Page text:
• In advance of the new school year, learning environments were improved for 2,751 children (1,403 girls) in Anbar and Salah al Din as temporary tented learning spaces were upgraded to semi-permanent facilities and new classrooms were delivered. In addition, 17,200 new and repaired desks were delivered to schools in multiple locations in Ninewa and in Ramadi, Anbar.

• UNICEF supported activation of Education and WASH coordination structures in southern Iraq, to respond to continuing water scarcity challenges. In September, five water pumps were installed and are now operational in Basrah’s ‘R-Zero’ water project, with pumps helping to improve fr 







Political instability, protracted internal violence, and multiple waves of mass displacement present a complex and changing picture of the needs of children in Iraq. In 2016, as many as 11 million people were estimated to be in need of humanitarian assistance. As of December 2016, three million people remained displaced internally, forced from their homes due to ongoing armed conflict and managing disrupted lives, loss of livelihoods, and disintegration of social networks. Approximately 1.4 million of those people (nearly half) are children under 18 years of age




In 2017, protracted conflict and internal political tension in Iraq continued to cause a complexand multi-layered humanitarian crisis that left 11 million people in need of humanitarian assistance, approximately half of them children. Throughout the year, armed violence intensified as the Government of Iraq re-took areas of the country held by Islamic State of Iraq and the Levant (ISIL)
In Iraq, the academic year begins in October and ends in June, and the official primary school entrance age is 6. The system is structured so that the primary school cycle lasts 6 years, lower secondary lasts 3 years, and upper secondary lasts 3 years. Iraq has a total of 6,902,000 pupils enrolled in primary and secondary education. Of these pupils, about 4,864,000 (70%) are enrolled in primary education. Figure 3 shows the highest level of education reached by youth ages 15-24 in Iraq. Although youth in this age group may still be in school and working towards their educational goals, it isnotable that approximately 10% of youth have no formal education and 24% of youth have attained at most incomplete primary education, meaning that in total 35% of 15-24 year olds have not completed primary education in Iraq.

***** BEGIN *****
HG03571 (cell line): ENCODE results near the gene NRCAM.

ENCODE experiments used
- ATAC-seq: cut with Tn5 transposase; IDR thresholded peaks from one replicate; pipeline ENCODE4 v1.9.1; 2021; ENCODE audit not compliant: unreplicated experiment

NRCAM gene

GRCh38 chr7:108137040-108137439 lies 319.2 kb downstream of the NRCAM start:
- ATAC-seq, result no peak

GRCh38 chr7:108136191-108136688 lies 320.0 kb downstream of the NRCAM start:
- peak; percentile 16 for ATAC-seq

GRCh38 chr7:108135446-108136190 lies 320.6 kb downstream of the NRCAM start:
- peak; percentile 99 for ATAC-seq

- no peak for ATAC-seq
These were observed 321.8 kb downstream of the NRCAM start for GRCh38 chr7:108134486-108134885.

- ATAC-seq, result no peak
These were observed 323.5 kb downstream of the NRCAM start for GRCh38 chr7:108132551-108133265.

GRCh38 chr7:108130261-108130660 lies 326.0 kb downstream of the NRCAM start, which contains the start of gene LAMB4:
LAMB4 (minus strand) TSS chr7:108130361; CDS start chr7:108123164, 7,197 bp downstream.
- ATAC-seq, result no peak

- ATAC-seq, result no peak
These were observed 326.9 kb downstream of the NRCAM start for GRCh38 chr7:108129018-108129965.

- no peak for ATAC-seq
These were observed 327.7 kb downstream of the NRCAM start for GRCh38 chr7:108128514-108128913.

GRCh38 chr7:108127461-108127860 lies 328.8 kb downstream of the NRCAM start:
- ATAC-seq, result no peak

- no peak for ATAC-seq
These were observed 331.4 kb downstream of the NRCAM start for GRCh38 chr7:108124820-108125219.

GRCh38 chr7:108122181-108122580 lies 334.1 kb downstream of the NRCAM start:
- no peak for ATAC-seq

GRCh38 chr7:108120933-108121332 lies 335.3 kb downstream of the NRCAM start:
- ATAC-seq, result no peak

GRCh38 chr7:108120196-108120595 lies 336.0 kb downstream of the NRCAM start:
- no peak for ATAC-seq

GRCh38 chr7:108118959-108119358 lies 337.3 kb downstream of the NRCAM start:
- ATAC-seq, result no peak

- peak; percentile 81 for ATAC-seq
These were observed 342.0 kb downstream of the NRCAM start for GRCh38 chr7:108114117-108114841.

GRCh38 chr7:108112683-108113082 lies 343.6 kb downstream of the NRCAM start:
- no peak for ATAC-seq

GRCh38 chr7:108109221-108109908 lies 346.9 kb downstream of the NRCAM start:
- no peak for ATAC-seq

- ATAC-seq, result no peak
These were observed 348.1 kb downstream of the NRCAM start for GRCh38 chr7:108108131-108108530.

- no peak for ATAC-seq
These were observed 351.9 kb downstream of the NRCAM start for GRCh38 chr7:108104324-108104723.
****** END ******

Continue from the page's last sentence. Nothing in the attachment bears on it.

The Ministry of Education is pleased to present herewith this statistical report which is the first extensive report released after the end of the war in mid 2003 and, which clearly documents the results of the detailed statistical survey conducted to capture data for the 2003/4 academic schoolyear.
In spite of the extremely difficult circumstances affecting the Ministry of Education and its various institutions resulting from the generally unstable conditions of Iraq at the present juncture, the Ministry and its institutions have made a very creditable and extraordinary effort during 2003 and 2004 to resume its effective role and educational responsibility for the welfare of Iraqi children to fulfill all the needs of children, specially to fulfill their rights to qufalidty education.
أُعـد هـــذا التقريــر اســتجابة لقــرارالمجلــس الاقتصــادي والاجتمــاعي ١٩٩٥/٥٥ المـؤرخ ٢٨ تمـوز/يوليـه ١٩٩٥ ،الــذي اعتمــد فيــه المجلــس اختصاصــات لجنــة الســكان والتنمية وبرنــامج عملـها المتعـدد السـنوات الـذي يركـز علـى مواضيـع وأولويـات محـددة، (١ .(وطبقـا لبرنـامج العمـل وهو البرنامج الذي اقترحته اللجنة في دورتها الثامنـة والعشـرين المتعدد السنوات، الـذي وضـع ليكـون إطـارا لتقييـم التقـدم المحـرز في تنفيـذ برنـامج عمـل ، يتـم إعـداد سلسـلة مـن التقـارير السـنوية الـتي تتنــاول (٢) المؤتمـر الـدولي للسـكان والتنميـة مجموعـة خاصـة مـن المواضيـع الـواردة في برنـامج العمـل. وقـد قـررت اللجنـة في مقررهــا ، أن يكـون الموضـوع الخـاص لدورتهـا لعـام (٣) ٢٠٠٠ مــارس/آذار ٣٠ المؤرخ ١/٢٠٠٠ ٢٠٠٣ هو السكان والتعليم والتنمية، وهو موضوع هذا التقرير.



Education systems around the world are continuously evaluating their curricula in response to these challenges. Iraqi students need a modern, well- planned curriculum that builds upon our strong educational traditions and prepares them to live successfully in the 21st century. Under our new curriculum, our children will:
  • • Acquire up-to-date knowledge
  • • Learn valuable and modern skills that prepare them for life and work and promote ‘learning to live
  • together’
  • • Develop values that are relevant to our country
  • • Be prepared for the future as responsible and competent community members and citizens.